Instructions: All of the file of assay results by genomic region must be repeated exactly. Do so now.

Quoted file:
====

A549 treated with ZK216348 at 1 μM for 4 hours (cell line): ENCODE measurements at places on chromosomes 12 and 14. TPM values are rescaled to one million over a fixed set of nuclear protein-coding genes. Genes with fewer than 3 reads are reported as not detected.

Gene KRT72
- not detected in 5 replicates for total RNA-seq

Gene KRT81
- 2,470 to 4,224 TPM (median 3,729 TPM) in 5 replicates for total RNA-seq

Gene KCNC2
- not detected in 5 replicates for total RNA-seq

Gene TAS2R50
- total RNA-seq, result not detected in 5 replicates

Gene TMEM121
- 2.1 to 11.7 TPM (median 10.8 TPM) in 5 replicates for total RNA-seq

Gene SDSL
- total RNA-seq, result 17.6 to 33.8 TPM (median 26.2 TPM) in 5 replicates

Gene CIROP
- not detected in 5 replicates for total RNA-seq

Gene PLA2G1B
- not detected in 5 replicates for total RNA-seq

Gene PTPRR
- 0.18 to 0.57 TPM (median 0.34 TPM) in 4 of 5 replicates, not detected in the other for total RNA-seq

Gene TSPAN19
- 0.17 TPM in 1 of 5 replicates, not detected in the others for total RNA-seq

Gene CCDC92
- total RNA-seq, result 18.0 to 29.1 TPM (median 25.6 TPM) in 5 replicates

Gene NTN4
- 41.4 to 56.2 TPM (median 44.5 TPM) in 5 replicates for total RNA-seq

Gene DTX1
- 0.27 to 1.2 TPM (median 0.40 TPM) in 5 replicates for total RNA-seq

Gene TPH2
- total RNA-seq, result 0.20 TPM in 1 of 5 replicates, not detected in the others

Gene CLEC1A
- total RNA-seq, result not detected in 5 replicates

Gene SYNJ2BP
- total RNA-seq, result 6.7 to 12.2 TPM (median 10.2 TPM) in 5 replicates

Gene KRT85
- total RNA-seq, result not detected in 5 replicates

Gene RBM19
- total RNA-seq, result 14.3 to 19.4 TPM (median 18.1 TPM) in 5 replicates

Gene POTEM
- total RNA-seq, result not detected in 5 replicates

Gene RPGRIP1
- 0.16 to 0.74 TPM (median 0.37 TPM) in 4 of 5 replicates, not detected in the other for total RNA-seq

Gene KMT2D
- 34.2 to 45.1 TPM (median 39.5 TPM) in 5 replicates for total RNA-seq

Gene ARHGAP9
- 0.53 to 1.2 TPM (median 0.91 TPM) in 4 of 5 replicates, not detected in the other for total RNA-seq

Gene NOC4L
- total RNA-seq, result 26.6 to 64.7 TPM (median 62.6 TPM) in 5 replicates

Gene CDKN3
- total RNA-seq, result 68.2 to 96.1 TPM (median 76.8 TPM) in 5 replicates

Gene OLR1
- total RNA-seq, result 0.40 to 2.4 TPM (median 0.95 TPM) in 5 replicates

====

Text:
A549 treated with ZK216348 at 1 μM for 4 hours (cell line): ENCODE measurements at places on chromosomes 12 and 14. TPM values are rescaled to one million over a fixed set of nuclear protein-coding genes. Genes with fewer than 3 reads are reported as not detected.

Gene KRT72
- not detected in 5 replicates for total RNA-seq

Gene KRT81
- 2,470 to 4,224 TPM (median 3,729 TPM) in 5 replicates for total RNA-seq

Gene KCNC2
- not detected in 5 replicates for total RNA-seq

Gene TAS2R50
- total RNA-seq, result not detected in 5 replicates

Gene TMEM121
- 2.1 to 11.7 TPM (median 10.8 TPM) in 5 replicates for total RNA-seq

Gene SDSL
- total RNA-seq, result 17.6 to 33.8 TPM (median 26.2 TPM) in 5 replicates

Gene CIROP
- not detected in 5 replicates for total RNA-seq

Gene PLA2G1B
- not detected in 5 replicates for total RNA-seq

Gene PTPRR
- 0.18 to 0.57 TPM (median 0.34 TPM) in 4 of 5 replicates, not detected in the other for total RNA-seq

Gene TSPAN19
- 0.17 TPM in 1 of 5 replicates, not detected in the others for total RNA-seq

Gene CCDC92
- total RNA-seq, result 18.0 to 29.1 TPM (median 25.6 TPM) in 5 replicates

Gene NTN4
- 41.4 to 56.2 TPM (median 44.5 TPM) in 5 replicates for total RNA-seq

Gene DTX1
- 0.27 to 1.2 TPM (median 0.40 TPM) in 5 replicates for total RNA-seq

Gene TPH2
- total RNA-seq, result 0.20 TPM in 1 of 5 replicates, not detected in the others

Gene CLEC1A
- total RNA-seq, result not detected in 5 replicates

Gene SYNJ2BP
- total RNA-seq, result 6.7 to 12.2 TPM (median 10.2 TPM) in 5 replicates

Gene KRT85
- total RNA-seq, result not detected in 5 replicates

Gene RBM19
- total RNA-seq, result 14.3 to 19.4 TPM (median 18.1 TPM) in 5 replicates

Gene POTEM
- total RNA-seq, result not detected in 5 replicates

Gene RPGRIP1
- 0.16 to 0.74 TPM (median 0.37 TPM) in 4 of 5 replicates, not detected in the other for total RNA-seq

Gene KMT2D
- 34.2 to 45.1 TPM (median 39.5 TPM) in 5 replicates for total RNA-seq

Gene ARHGAP9
- 0.53 to 1.2 TPM (median 0.91 TPM) in 4 of 5 replicates, not detected in the other for total RNA-seq

Gene NOC4L
- total RNA-seq, result 26.6 to 64.7 TPM (median 62.6 TPM) in 5 replicates

Gene CDKN3
- total RNA-seq, result 68.2 to 96.1 TPM (median 76.8 TPM) in 5 replicates

Gene OLR1
- total RNA-seq, result 0.40 to 2.4 TPM (median 0.95 TPM) in 5 replicates